LONDON — The pound is falling against the dollar and euro on Friday morning after confirmation that Britain is set for a hung parliament with no party winning a majority at Thursday's general election.

With all but a handful of results announced, it looks like Theresa May's Conservative Party will fall around 10 seats short of an overall majority after a major surge from Jeremy Corbyn's Labour took dozens of seats away from the Tories.

Sterling had dropped sharply on Thursday evening after the exit poll initially showed that no party would win a majority in the House of Commons. At its lowest, the pound hit 1.2722 against the dollar, a fall of around 2%.

It then rallied a little after early results from the North East of England showed a smaller swing from the Conservatives to Labour than had been forecast by the exit poll. 

However, once it became clear that the exit poll was largely accurate, sterling remained fairly subdued, moving very little.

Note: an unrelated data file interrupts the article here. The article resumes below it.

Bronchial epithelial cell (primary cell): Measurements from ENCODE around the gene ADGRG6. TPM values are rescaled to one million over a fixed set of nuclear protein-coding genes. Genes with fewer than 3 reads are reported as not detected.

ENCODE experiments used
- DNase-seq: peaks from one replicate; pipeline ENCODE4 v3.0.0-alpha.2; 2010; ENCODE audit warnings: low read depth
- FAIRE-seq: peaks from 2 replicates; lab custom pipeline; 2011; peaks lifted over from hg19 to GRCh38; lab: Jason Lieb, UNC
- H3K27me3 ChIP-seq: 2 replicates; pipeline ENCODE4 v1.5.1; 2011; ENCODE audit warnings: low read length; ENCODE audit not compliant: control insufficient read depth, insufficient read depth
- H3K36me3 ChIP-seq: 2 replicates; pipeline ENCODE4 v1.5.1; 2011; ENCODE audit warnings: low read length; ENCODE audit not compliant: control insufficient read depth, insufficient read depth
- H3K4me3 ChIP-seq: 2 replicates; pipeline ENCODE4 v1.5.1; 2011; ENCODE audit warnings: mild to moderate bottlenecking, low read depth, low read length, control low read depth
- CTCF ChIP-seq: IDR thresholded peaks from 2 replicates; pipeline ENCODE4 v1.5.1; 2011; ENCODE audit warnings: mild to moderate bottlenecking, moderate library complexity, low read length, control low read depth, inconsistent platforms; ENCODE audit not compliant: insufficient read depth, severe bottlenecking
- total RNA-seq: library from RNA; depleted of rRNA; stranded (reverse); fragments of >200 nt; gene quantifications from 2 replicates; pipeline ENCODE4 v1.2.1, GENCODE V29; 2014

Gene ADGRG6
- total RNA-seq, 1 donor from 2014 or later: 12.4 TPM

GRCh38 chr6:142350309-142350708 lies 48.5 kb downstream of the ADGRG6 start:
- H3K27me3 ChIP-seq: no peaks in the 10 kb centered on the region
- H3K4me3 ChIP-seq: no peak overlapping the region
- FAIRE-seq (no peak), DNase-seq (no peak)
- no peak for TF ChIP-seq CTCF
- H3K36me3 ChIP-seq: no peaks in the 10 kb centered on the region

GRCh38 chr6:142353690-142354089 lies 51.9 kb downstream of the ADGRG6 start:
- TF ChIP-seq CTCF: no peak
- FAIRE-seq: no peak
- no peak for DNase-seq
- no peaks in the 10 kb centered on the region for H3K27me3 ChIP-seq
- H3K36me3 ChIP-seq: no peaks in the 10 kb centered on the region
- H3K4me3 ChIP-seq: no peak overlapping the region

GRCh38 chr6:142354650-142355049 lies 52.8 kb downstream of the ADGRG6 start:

The pound has begun drifting against the dollar again in early Friday trade. Here's how it looks at 7.15 a.m. BST (2.15 a.m. ET), down 0.88% to $1.2717:gbpInvesting.com

Sterling's performance against the euro is even worse, down 1.94% to €1.1332 at the same time:eurpInvesting.com

The rationale behind the early move in sterling was simply that markets dislike political uncertainty, so the prospect of a period without a government, particularly as the UK heads towards the beginning of formal Brexit negotiations, is not a nice one.

"While the hung parliament result was a shock, the market reaction has also been somewhat puzzling," Kathleen Brooks, research director at City Index wrote in an email a little earlier.

"GBP/USD initially dropped 200 points on the result from 1.2950 to 1.2750, however, as the results have rolled in and confirmed the exit poll result, the pound has remained relatively stable, suggesting that the prospect of a hung parliament and a second vote is not triggering market panic.

"Perhaps the market is looking at this result as a vote for a softer Brexit, which could boost the pound in the long run. However, this is fairly presumptuous of the FX market at this early stage."

While sterling's initial drop was substantial, it pales in comparison to its fall after Britain voted to leave the European Union last June. Here's the chart, showing the respective drops:

screen_shot_2017 06 08_at_5.32.52_pmInvesting.com

Sterling also remains a little above the level it traded at prior to May calling a the election in mid-April.